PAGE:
Government prosecutors may be investigating 21st Century Fox for quietly settling sexual harassment claims against former Fox News chief Roger Ailes without reporting it to the media giant's shareholders.
On Wednesday, during a hearing regarding former Fox News personality Andrea Tantaros' lawsuit against network executives before New York Supreme Court Judge David Benjamin Cohen, an attorney for Tantaros said he'd been served with a subpoena by federal prosecutors investigating sexual harassment allegations directed at Ailes. Tantaros, who once served as a co-host of the afternoon show The Five, alleges in her lawsuit that Fox News "operated like a sex-fueled, Playboy Mansion-like cult."
Tantaros' attorney Judd Burstein said he received the subpoena from federal investigators at the Department of Justice's New York Southern District, which is run by Preet Bharara, who with much fanfare was asked by President Donald Trump to stay on as a U.S. Attorney after aggressively prosecuting top government officials in New York as well as Wall Street veterans for insider trading.
The subpoena, he said, arrived two days ago. It apparently requests testimony from his client before a grand jury. (Burstein didn't identify the client. Burstein previously represented Ailes' former right-hand man, Brian Lewis, who, before coming to a settlement of his own, raised the specter of explosive revelations.)
"Once I saw that it was the securities prosecutors I understood immediately what was going on here, which is that what Fox has done is enter into agreement, after agreement, after agreement, with victims of sexual harassment, not reported them in any of their SEC filings," Burstein said.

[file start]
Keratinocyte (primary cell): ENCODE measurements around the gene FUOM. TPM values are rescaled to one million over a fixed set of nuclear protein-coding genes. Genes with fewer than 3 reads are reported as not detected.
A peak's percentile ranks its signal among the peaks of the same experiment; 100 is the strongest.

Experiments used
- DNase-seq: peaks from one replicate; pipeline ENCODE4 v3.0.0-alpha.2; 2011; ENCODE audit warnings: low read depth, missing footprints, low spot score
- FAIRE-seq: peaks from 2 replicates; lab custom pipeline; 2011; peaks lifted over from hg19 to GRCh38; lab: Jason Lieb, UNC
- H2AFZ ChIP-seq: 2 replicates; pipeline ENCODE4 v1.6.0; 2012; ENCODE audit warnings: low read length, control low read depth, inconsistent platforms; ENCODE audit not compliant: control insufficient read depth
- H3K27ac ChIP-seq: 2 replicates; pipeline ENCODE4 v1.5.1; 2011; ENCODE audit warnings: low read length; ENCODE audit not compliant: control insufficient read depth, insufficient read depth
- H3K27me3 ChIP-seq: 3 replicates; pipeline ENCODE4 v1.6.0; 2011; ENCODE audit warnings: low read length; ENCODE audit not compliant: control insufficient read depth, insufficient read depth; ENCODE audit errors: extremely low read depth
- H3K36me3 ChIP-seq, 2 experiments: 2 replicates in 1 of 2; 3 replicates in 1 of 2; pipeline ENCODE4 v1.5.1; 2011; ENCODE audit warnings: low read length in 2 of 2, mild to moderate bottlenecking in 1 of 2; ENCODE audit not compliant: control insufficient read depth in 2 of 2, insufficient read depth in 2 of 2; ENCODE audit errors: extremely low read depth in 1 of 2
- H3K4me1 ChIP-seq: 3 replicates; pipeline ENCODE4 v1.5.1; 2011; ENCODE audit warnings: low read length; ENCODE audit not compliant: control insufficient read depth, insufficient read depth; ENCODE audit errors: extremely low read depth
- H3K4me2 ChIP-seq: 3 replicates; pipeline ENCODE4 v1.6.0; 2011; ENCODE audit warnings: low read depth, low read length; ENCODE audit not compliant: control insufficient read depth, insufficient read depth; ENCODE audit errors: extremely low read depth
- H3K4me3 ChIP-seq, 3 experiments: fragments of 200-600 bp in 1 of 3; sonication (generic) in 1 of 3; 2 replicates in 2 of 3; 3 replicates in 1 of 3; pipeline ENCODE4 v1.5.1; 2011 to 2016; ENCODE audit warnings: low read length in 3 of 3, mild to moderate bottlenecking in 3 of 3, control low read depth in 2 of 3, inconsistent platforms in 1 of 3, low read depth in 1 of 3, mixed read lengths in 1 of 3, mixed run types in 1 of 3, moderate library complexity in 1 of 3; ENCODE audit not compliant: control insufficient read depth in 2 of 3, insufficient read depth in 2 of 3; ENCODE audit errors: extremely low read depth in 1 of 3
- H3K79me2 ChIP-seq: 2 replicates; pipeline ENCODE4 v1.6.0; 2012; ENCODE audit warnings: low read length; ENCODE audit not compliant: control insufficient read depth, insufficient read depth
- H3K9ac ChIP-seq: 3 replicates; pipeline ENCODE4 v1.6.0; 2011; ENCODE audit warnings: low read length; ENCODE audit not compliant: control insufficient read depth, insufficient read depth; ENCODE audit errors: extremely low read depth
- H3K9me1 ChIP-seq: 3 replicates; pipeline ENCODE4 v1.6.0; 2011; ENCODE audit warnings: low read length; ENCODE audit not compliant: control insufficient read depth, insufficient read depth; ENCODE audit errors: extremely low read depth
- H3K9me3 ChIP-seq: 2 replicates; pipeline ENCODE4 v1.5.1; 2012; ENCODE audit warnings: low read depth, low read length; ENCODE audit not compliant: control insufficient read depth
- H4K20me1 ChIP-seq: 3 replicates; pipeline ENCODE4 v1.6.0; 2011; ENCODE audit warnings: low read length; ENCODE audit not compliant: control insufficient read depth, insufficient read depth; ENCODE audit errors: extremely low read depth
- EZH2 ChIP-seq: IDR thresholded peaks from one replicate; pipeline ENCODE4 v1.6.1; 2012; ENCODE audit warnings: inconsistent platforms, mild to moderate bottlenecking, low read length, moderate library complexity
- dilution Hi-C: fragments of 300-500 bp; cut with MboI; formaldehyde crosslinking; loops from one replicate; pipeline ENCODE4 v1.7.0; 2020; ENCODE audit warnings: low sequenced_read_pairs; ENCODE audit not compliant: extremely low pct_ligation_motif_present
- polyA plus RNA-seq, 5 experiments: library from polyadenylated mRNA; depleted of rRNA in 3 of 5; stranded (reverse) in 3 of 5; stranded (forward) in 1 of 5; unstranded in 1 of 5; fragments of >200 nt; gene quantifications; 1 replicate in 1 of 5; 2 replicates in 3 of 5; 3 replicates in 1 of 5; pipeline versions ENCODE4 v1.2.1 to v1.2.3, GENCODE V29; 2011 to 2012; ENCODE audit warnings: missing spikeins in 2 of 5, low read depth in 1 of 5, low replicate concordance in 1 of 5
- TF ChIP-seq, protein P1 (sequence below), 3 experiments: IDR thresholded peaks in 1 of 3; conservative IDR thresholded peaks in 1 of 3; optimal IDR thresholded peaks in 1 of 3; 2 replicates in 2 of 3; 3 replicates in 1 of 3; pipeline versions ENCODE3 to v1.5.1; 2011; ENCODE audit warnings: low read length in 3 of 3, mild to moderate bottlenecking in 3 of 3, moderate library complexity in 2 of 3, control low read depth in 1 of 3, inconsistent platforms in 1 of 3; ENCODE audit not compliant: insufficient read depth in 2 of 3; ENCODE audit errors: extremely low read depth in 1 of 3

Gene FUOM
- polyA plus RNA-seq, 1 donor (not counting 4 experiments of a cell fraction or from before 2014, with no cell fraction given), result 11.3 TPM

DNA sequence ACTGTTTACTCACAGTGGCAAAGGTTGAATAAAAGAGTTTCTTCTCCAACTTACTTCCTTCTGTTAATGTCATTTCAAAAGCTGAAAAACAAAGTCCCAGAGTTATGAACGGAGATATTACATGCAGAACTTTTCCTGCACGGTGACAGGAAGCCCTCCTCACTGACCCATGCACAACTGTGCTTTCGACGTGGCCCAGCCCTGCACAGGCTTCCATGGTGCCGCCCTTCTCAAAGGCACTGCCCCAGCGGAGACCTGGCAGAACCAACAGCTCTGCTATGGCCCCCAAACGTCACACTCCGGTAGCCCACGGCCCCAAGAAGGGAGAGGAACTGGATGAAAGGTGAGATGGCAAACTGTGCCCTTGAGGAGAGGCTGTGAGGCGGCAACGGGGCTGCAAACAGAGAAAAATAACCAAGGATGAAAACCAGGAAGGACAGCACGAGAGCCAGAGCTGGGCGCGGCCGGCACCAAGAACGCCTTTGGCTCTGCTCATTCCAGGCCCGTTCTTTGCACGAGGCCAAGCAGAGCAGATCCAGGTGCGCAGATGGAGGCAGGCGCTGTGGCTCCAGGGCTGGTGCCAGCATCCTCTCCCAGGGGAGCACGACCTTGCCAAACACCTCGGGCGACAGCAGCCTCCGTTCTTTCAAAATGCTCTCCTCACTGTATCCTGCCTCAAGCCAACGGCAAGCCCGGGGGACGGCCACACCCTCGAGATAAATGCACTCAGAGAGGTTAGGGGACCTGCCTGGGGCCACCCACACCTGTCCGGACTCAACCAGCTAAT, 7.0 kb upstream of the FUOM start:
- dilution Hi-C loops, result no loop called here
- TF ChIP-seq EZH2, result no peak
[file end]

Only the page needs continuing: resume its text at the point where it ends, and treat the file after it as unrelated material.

Burstein appears to believe that the issue is related to the way Fox has been structuring settlements and keeping recipients as employees to avoid reporting obligations under securities law.
An attorney for Fox News, Andrew J. Levander, told the judge that his client hasn't received a subpoena and characterized Burstein's impromptu comments in open court as "beyond the pale." A later statement from a Fox News spokesperson (see below) acknowledged, however, that the company has been "in communication with the U.S. Attorney's office for months."
Burstein's shocking revelation came in the middle of a hearing to determine whether Tantaros had to arbitrate her claims. Ultimately, Fox News won a motion that sends her case to secretive proceedings before an arbitrator. But Burstein may have something else up his sleeve.
Tantaros alleges in her lawsuit that she was subjected to demeaning comments about her body from Ailes, given a "graveyard" on-air time slot when she rebuffed advances and also experienced sexual harassment from Fox News host Bill O'Reilly. The bulk of her complaint centers around allegations of retaliation. She has named as co-defendants Ailes' replacement Bill Shine, executive vp legal affairs Dianne Brandi, executive vp corporate communications Irena Briganti and executive vp programming and development Suzanne Scott on the basis that they allegedly condoned Ailes' actions through conduct and helped engineer unflattering stories about her in the media.